It is the task of the followers of Jesus to remind those called to authority that the God who made the world intends to put the world to rights at last, and to call those authorities to acts of justice and mercy which will anticipate, in the present time, the future, coming, final victory of God over all evil, all violence, all arrogant abuse of power. And where the world's rulers genuinely strive for that end, the Christian church declares as the ancient Jews did with the pagan king Cyrus, that God's Spirit is at work-whether the authorities know it or not.
Insofar as the last five years have constituted a wake-up call to sleepy western Christians to think urgently about issues of global justice and governance, we can see God, I believe, in that new stirring, warning us that we have a task and that we haven't been doing it too well. In particular, we must face the deeply ambiguous question of the present power and position of America. I am not anti-American when I criticise some policies of some American leaders, any more than I am anti-British when I criticise some of the policies of my own elected leaders. To suggest otherwise is simply a cheap way of avoiding the real questions. The creator God allows societies to rise and fall, empires to grow and wane. And though things are massively more complicated than this, we could see in the rise of America as the current sole superpower some great possibilities for bringing justice and mercy, genuine freedom and prosperity, to the whole world. Empires always carry that possibility. But empires also face the temptation to use their power for their own prestige and wealth. The challenge now is to provide a critique of American empire without implying that the world should collapse into anarchy, and a fresh sense of direction for that empire without colluding with massive abuses of power.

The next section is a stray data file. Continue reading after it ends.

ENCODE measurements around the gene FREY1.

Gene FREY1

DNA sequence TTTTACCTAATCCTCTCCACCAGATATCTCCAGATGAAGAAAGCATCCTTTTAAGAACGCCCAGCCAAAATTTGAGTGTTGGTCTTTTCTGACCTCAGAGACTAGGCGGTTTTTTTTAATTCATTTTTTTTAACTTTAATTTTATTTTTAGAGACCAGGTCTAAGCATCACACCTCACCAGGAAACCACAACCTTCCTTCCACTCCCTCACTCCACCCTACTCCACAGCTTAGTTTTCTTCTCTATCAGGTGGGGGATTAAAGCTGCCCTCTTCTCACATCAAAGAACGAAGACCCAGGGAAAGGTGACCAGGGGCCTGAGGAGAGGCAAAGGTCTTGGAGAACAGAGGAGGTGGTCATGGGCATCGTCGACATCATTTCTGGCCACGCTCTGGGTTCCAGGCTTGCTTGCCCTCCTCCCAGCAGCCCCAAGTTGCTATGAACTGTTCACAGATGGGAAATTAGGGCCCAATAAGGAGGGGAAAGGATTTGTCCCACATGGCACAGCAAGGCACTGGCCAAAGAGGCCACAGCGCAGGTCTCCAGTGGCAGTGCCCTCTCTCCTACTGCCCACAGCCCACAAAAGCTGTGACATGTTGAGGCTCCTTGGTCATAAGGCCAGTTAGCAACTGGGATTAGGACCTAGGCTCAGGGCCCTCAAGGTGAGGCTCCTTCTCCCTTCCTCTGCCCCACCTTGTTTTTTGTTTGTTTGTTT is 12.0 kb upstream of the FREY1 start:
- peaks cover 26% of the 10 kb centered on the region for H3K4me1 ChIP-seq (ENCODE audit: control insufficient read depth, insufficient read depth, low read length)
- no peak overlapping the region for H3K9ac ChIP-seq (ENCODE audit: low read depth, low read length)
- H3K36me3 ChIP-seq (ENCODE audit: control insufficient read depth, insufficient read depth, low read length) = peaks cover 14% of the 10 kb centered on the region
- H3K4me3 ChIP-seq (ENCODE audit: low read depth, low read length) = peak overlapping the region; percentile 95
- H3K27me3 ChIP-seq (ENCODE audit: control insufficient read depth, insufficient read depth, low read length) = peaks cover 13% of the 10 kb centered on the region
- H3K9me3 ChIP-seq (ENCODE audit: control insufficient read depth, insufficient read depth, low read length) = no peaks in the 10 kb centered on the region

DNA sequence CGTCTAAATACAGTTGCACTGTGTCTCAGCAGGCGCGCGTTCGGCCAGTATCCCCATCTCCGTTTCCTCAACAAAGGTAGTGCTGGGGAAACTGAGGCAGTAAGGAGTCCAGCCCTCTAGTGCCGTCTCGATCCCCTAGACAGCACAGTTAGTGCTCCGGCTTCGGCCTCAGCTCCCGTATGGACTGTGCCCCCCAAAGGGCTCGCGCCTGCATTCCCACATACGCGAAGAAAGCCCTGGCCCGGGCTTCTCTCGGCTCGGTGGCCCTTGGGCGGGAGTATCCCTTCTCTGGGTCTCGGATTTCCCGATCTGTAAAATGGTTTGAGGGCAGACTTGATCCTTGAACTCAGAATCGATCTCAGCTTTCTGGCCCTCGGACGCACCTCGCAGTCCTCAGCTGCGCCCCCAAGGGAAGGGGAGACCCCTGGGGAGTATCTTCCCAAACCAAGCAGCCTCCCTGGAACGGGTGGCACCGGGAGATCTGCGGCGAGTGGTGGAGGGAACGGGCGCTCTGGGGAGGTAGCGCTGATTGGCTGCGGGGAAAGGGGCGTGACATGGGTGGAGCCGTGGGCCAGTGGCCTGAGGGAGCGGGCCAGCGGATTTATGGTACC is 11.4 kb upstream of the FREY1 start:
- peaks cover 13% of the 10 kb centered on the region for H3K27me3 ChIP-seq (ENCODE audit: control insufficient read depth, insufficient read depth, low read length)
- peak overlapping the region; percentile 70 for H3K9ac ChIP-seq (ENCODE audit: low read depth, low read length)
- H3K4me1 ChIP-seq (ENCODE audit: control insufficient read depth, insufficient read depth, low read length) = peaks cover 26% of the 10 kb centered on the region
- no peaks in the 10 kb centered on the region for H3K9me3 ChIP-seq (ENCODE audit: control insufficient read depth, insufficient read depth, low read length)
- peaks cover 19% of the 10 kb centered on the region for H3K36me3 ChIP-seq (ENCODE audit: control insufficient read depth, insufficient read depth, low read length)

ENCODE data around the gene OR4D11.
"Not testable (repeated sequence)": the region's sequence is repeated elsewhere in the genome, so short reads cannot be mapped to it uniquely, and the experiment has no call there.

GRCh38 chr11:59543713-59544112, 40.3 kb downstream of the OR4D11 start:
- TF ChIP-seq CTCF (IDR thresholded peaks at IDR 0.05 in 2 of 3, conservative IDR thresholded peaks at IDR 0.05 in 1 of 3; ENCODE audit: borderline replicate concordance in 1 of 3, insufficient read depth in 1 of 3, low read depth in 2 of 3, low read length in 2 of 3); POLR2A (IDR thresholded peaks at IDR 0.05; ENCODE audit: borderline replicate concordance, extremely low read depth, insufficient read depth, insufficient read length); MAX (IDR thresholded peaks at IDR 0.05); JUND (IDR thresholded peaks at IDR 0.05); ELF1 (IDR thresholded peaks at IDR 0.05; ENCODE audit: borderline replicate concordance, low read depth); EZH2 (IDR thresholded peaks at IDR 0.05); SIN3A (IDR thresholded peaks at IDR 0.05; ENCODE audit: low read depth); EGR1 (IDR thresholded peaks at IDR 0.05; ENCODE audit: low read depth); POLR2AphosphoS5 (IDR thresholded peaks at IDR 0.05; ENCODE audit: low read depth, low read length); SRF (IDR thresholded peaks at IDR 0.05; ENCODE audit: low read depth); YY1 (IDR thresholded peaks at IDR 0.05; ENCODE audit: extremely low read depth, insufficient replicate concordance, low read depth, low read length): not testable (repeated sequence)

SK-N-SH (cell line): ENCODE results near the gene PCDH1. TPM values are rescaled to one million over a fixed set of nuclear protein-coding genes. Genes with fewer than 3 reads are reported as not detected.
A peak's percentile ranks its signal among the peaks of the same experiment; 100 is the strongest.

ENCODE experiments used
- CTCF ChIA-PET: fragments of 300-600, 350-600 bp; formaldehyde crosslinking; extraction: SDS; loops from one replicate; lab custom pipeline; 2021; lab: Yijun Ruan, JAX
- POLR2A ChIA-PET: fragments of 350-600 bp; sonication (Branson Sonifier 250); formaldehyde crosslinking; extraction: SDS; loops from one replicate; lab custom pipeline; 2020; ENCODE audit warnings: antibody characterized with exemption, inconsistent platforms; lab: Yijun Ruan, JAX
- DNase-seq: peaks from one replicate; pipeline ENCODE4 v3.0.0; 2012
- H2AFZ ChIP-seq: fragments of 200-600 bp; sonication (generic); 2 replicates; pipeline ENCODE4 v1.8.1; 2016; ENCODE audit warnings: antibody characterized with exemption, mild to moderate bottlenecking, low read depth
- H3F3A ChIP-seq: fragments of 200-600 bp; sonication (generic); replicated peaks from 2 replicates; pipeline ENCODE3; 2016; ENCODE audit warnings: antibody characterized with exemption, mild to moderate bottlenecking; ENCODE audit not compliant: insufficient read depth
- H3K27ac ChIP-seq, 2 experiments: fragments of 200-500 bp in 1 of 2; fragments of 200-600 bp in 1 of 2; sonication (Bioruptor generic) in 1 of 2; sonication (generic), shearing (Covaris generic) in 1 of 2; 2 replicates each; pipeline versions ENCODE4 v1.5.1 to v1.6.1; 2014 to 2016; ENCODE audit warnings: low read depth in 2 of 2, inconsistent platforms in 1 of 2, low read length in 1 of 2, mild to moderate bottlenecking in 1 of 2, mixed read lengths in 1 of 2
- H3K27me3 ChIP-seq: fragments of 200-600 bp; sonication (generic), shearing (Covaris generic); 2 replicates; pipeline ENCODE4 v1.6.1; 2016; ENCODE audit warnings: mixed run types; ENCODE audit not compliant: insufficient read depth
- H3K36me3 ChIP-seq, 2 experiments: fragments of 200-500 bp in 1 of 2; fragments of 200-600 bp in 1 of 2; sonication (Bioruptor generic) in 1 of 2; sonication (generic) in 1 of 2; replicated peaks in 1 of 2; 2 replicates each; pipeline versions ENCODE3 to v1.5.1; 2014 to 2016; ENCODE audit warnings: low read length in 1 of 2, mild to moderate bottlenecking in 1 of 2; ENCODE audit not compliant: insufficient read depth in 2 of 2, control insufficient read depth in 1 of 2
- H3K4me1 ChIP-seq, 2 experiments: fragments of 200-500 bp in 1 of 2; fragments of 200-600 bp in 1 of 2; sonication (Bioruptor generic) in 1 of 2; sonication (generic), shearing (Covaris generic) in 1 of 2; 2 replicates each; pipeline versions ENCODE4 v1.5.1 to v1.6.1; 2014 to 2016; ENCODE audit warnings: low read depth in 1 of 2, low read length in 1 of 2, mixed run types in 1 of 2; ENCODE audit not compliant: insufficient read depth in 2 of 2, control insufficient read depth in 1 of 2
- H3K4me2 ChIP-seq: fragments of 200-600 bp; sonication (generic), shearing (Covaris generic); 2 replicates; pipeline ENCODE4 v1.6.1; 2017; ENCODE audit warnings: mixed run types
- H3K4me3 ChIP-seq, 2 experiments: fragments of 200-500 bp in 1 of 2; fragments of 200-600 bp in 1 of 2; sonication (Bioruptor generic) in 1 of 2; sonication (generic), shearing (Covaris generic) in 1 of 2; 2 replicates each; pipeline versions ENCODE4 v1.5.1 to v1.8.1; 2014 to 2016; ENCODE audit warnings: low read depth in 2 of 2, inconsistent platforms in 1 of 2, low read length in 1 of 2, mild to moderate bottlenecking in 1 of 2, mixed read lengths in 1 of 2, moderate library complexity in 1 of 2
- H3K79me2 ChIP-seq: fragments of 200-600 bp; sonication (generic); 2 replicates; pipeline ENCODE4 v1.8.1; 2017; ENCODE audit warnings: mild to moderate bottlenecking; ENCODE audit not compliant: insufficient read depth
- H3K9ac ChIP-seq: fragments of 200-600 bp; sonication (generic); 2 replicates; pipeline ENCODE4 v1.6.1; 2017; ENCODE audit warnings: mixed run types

Where then is God in the war on terror? Grieving and groaning within the pain and horror of his battered but still beautiful world. Stirring in the hearts of human beings the desire for a more credible structure of global justice and mercy. Burning into the imagination of human beings a hope that peace and reconciliation might eventually win out over suspicion and hatred, that the world may be put to rights and that we may anticipate that in the present time. The Christian gospel, revealing the mysterious God we discover in Jesus and the Spirit, offers a framework for discerning where God is at work in the midst of the dangers and opportunities that confront us. All of us in our different callings are summoned to this task; some of you, perhaps, to make it your life's work. Jesus is Lord. The Spirit is powerful. God is doing a new thing. Let's get out there and join in.
Dr. N.T. Wright is a New Testament theologian and the Bishop of Durham in the Church of England. He is the author of many books, including Surprised by Hope, and Evil and the Justice of God. This post is adapted from his lecture "Where is God in 'The War on Terror?'" and is used with permission by the author.